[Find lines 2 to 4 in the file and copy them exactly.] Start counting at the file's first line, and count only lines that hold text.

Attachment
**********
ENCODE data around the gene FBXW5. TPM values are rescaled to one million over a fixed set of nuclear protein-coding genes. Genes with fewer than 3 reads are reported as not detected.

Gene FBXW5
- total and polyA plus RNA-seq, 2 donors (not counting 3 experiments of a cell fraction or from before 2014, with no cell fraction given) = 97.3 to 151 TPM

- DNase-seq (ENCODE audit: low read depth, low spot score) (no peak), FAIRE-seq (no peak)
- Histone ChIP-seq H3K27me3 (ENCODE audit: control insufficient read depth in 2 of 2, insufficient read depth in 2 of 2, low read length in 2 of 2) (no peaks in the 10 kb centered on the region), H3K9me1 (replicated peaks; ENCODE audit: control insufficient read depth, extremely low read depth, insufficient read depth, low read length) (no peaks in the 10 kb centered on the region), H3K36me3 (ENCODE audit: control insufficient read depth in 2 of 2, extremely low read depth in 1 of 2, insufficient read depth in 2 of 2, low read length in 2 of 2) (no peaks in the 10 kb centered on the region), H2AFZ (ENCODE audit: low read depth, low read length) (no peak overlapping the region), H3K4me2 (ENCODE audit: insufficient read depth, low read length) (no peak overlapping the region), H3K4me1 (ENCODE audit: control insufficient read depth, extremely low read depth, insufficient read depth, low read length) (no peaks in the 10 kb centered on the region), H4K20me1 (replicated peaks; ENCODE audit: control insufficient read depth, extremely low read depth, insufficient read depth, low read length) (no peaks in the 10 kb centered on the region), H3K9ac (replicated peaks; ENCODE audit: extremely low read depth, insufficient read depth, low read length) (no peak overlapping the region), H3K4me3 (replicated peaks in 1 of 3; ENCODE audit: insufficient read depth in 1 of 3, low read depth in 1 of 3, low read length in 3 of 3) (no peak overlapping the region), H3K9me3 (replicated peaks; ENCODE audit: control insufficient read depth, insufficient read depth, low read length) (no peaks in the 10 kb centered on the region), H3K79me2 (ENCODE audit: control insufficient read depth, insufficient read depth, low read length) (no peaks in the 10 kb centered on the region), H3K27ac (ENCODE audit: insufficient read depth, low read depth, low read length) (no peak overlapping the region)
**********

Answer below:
Gene FBXW5
- total and polyA plus RNA-seq, 2 donors (not counting 3 experiments of a cell fraction or from before 2014, with no cell fraction given) = 97.3 to 151 TPM

- DNase-seq (ENCODE audit: low read depth, low spot score) (no peak), FAIRE-seq (no peak)